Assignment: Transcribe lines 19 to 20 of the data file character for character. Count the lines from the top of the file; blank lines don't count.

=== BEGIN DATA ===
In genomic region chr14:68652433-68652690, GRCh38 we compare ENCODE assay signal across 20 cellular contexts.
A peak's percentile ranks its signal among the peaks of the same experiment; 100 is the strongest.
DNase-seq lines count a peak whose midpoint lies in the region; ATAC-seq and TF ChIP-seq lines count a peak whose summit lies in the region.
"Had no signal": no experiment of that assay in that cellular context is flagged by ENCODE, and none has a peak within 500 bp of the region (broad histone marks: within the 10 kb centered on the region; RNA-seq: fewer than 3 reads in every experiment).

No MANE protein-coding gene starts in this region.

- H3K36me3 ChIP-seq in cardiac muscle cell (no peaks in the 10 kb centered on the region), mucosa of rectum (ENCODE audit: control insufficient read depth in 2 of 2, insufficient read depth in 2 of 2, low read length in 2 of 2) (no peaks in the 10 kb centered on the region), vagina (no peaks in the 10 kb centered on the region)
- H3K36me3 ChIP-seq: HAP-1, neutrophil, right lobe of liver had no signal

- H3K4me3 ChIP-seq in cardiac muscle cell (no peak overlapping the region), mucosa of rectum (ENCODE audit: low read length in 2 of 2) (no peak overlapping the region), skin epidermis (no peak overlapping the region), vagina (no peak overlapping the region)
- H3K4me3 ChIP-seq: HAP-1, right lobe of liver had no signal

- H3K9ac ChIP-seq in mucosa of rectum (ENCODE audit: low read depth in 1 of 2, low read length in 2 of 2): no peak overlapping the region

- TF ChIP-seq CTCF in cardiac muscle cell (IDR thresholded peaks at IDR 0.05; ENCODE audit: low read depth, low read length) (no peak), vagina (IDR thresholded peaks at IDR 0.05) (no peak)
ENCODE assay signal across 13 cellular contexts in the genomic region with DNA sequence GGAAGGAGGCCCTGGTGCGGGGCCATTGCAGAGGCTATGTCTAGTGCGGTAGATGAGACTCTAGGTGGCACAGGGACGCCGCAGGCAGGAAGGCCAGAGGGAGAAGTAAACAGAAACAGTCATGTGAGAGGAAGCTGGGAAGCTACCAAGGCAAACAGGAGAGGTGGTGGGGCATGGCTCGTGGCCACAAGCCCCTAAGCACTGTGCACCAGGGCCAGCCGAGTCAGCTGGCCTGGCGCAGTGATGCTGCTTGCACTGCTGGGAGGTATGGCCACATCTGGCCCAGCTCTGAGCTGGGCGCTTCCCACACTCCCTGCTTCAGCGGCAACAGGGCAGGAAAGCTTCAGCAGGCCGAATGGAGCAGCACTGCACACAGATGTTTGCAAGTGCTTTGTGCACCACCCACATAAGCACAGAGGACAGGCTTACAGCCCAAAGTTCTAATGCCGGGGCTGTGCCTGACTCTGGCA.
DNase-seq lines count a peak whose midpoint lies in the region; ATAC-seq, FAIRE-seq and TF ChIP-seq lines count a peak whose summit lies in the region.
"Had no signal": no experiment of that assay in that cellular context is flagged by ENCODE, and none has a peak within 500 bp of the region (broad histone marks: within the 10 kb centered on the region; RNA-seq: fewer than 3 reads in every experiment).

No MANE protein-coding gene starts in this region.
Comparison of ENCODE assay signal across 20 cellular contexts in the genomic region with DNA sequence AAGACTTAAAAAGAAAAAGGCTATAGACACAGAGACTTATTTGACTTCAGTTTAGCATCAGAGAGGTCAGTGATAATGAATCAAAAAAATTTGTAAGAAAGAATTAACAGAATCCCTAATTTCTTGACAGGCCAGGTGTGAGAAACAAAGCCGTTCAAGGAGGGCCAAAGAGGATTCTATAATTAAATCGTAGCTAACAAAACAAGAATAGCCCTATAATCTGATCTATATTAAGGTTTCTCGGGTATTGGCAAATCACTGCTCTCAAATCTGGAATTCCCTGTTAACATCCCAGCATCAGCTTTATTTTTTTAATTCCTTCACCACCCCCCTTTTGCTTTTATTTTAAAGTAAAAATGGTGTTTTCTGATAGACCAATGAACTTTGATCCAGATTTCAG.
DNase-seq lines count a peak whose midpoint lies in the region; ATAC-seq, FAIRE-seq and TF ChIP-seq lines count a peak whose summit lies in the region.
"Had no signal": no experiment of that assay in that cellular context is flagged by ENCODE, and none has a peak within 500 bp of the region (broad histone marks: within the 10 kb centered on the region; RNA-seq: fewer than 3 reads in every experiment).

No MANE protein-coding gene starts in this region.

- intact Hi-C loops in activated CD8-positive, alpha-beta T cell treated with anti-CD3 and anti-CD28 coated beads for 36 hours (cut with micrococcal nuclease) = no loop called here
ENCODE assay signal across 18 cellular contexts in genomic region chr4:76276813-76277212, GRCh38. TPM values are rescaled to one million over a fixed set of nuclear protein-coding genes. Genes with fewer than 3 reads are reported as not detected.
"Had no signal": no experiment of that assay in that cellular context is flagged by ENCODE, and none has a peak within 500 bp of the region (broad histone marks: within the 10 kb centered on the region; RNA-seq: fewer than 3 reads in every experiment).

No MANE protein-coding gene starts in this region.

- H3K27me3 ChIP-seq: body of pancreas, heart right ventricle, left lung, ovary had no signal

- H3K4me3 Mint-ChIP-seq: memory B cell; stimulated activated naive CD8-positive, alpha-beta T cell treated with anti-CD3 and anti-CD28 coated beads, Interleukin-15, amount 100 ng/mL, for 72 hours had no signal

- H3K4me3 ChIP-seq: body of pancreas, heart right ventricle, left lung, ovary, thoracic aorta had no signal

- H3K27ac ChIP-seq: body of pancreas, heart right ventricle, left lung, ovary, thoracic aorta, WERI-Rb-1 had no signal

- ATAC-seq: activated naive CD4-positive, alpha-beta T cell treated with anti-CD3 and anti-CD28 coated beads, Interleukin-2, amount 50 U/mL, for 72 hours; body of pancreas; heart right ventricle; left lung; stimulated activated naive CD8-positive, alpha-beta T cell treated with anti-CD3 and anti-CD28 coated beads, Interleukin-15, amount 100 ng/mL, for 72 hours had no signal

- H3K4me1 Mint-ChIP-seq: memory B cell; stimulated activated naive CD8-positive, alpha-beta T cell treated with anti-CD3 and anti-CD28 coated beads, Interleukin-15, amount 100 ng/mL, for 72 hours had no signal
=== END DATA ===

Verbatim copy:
No MANE protein-coding gene starts in this region.

- intact Hi-C loops in activated CD8-positive, alpha-beta T cell treated with anti-CD3 and anti-CD28 coated beads for 36 hours (cut with micrococcal nuclease) = no loop called here